“Hey Hon, We
Need To Talk”
Bob and Yvonne Turnbull
(Bob) heard that statement my mind usually went to a war-time
footing, “Incoming, Incoming,” and I would sprint to the nearest closet.
Well, not quite like that but you get the idea.
With many spouses, especially the hubbies, we
absorb that question as if there is something wrong. That
may not always be true.
But in any marriage tough topics
do come up that need to be discussed. That is a
given. When it does a spouse needs to be able to
say, “Hey hon, we need to talk!”
Ignoring or running from those
tough marriage topics is self-defeating as it causes
a chasm to grow wider between the couple. To keep
that from happening you need to come together and have a talk session.
To help you with that we want to give you some
guidelines to put into action.
For Talk Session
A. Make An Agreement
The agreement is: A problem for one is a problem
for both! Since the two have become one, if one thinks
there is a problem then there is a problem. We
know some of you are thinking, " But what if I truly think the
issue brought up is not a problem?" The
spouse possibly thinking there isn’t one needs to humble themselves
before the Lord and their spouse and not let pride or ego rule on the
throne of their heart. Thoughtful words could be,
“Honey you believe that’s a problem. Well, I love
you and if you think there’s a problem then, yes, there is a problem
that affects us both so let’s talk and allow God to work through us to
solve it.” Something on that order. Let
Philippians 2:3 be your guide - "Do nothing out of selfish
ambition or vain conceit, but in humility consider others better than
yourselves." (A marital paraphrase could be "but in
humility consider your spouse better than yourself.") Keep
in mind the agreement needs to be made ahead of this, so when you face
a difficulty you can go right into the discussion based on your
B. Focus On The Problem
Focus on the problem
as a separate entity, meaning, the two of you against the problem, not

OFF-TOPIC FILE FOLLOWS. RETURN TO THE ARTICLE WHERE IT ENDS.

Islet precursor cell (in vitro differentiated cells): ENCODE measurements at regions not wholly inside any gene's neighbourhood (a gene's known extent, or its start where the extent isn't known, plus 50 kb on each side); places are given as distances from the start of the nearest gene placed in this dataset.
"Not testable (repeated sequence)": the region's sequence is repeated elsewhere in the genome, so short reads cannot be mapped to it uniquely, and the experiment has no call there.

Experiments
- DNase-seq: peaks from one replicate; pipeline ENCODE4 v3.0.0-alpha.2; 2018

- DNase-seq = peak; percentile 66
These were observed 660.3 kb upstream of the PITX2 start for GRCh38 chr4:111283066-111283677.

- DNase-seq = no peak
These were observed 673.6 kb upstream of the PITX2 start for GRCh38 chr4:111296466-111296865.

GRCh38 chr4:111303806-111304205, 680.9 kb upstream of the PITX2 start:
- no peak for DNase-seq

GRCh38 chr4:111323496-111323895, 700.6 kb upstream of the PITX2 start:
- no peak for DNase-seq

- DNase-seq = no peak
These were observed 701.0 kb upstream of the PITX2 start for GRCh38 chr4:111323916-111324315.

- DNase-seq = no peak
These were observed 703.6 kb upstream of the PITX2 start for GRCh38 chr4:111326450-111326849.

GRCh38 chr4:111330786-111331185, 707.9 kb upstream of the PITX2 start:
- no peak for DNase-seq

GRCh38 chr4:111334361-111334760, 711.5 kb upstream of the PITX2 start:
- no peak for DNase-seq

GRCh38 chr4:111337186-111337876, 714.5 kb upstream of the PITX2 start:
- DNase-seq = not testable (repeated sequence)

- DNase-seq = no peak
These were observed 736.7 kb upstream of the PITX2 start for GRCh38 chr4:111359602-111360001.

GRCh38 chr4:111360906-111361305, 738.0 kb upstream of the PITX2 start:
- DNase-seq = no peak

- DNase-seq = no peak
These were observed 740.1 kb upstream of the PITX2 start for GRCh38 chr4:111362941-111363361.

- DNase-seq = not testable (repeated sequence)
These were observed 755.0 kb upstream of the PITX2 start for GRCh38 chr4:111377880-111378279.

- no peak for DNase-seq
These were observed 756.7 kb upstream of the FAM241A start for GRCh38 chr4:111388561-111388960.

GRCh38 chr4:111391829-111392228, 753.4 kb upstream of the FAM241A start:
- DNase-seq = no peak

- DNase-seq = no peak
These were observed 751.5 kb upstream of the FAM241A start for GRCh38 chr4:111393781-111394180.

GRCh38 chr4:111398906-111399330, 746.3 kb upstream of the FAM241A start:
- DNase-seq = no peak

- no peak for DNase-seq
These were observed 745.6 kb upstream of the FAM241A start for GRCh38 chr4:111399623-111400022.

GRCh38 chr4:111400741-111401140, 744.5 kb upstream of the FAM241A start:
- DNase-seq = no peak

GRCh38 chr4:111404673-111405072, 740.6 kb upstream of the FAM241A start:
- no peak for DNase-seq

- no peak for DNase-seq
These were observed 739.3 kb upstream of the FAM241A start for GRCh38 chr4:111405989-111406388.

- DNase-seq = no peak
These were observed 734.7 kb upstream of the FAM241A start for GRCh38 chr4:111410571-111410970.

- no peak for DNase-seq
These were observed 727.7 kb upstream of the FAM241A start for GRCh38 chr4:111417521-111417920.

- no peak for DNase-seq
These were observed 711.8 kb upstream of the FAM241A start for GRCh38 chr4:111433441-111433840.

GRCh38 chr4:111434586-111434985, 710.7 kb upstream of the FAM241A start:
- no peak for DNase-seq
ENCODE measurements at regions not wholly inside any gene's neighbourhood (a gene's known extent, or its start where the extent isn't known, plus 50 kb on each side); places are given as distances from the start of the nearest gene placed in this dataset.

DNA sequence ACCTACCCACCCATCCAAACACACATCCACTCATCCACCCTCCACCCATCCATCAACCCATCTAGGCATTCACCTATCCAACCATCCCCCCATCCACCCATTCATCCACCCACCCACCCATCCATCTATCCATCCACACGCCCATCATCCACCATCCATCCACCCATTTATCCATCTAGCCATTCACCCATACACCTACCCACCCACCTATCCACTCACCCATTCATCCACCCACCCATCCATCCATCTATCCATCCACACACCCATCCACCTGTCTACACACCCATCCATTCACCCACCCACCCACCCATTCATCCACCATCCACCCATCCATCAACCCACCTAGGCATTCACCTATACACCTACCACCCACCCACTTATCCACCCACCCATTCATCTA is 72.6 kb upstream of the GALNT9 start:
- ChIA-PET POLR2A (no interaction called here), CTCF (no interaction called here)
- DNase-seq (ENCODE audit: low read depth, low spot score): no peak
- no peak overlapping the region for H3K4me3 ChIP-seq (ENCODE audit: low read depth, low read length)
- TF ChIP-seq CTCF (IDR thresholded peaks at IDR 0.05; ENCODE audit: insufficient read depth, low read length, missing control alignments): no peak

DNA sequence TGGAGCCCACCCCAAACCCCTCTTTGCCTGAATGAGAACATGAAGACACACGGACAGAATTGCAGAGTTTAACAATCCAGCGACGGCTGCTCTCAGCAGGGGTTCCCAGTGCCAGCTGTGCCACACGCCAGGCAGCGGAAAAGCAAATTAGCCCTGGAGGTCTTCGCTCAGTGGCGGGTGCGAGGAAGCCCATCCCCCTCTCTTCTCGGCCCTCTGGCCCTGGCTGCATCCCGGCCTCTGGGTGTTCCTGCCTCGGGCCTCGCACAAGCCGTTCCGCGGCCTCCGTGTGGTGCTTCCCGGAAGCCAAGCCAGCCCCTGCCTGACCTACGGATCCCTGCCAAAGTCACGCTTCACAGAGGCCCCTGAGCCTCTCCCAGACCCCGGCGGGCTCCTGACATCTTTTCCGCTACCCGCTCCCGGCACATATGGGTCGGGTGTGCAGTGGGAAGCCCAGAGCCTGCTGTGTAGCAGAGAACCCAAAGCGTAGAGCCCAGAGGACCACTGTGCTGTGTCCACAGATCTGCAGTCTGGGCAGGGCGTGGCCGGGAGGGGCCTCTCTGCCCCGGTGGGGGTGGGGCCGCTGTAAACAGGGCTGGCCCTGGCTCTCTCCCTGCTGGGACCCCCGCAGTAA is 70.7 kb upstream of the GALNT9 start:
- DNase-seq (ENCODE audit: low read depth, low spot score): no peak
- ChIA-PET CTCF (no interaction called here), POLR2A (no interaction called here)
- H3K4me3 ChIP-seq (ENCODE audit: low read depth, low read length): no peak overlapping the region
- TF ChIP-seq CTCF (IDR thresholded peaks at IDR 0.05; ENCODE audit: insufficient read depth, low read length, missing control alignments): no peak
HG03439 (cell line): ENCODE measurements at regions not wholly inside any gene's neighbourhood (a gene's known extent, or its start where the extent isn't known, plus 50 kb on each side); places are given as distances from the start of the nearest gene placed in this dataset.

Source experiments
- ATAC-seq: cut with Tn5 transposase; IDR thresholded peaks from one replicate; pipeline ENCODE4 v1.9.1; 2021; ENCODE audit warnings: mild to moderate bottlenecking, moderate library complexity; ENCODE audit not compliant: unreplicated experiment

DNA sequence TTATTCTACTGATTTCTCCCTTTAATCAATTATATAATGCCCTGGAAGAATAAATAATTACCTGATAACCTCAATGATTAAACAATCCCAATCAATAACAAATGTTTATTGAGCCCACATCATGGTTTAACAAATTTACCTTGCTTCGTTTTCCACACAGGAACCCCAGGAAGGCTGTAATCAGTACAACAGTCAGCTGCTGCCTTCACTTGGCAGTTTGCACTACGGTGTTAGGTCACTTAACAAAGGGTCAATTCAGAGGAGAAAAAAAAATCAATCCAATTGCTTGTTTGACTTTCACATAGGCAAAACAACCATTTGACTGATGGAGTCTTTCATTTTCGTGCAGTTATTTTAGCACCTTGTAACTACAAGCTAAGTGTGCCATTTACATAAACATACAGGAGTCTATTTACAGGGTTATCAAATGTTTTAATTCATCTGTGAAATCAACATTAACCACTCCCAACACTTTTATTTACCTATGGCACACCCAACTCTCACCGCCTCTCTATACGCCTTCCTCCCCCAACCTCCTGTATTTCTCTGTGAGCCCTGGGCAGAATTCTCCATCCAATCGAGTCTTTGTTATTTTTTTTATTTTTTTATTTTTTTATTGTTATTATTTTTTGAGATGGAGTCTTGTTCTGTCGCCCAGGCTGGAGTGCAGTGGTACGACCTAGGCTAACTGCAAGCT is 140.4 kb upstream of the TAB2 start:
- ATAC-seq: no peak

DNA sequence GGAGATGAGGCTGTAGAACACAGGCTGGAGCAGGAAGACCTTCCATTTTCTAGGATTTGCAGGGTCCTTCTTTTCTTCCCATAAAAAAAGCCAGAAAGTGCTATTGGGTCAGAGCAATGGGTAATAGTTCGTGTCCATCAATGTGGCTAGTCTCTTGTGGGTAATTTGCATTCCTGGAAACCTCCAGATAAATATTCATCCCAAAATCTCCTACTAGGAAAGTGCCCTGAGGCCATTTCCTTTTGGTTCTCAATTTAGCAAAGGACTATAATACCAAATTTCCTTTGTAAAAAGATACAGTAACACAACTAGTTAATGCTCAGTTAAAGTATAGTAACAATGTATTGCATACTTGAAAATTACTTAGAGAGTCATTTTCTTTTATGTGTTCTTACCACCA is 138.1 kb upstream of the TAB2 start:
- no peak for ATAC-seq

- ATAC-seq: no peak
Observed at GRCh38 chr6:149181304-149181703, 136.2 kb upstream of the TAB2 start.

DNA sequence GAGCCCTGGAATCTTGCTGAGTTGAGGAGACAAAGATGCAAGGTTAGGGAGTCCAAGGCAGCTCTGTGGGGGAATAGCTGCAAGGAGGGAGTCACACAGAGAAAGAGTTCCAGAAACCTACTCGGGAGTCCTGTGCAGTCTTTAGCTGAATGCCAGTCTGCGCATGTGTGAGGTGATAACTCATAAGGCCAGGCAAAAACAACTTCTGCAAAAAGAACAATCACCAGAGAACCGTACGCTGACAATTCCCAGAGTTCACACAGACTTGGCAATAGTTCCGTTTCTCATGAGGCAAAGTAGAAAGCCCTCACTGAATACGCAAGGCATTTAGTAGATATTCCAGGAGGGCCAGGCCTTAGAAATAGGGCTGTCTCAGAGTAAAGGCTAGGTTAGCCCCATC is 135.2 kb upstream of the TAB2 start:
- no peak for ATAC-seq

against each other. Your foundation is to be the
solid relationship you have in Christ and with each other. You
are talking to your best friend - your TeamMate - not an
adversary. Once the two of us made that agreement it changed the
way we dealt with our tough talk sessions, though there are times we
still have to remind ourselves by saying the agreement out loud.
C. Hang in there.
The problem may not be
solved in round one of a discussion, but if each knows the other wants
this to be resolved in the most honorable way possible, that gives
encouragement to the spouse who initiated the discussion.
D. Build Trust
A spouse will
trust the other in a “tough” conversation if they know the other is
consistently loving them and has a history of wanting to co-solve
problems. If one spouse “has” to win each time
regardless of the truth then, yes, there could be a major
problem in their marriage communication. And if
this continues then the next step would be professional counseling.
E. Watch What You Say
nagging and complaining turn off the ears of the listener. The
reason is it feels like an attack and when one is attacked they go on
the defense. Then the couples usually are off and running in
attack modes on each other instead of focusing on the problem.
But if you approach the
subject by first letting your spouse know what they have done right
then you can tell them what you think needs to be changed, and how, and
explain how it not being changed affects you. If you follow the
example of Ephesians 4:29 your conversation has a greater chance of
"Do not let any
unwholesome talk come out of your mouth, but only what is helpful for
building others up according to their needs, that it may benefit those
who listen." (Again, a marital paraphrase could include. "for
building your spouse up according to his/her needs.")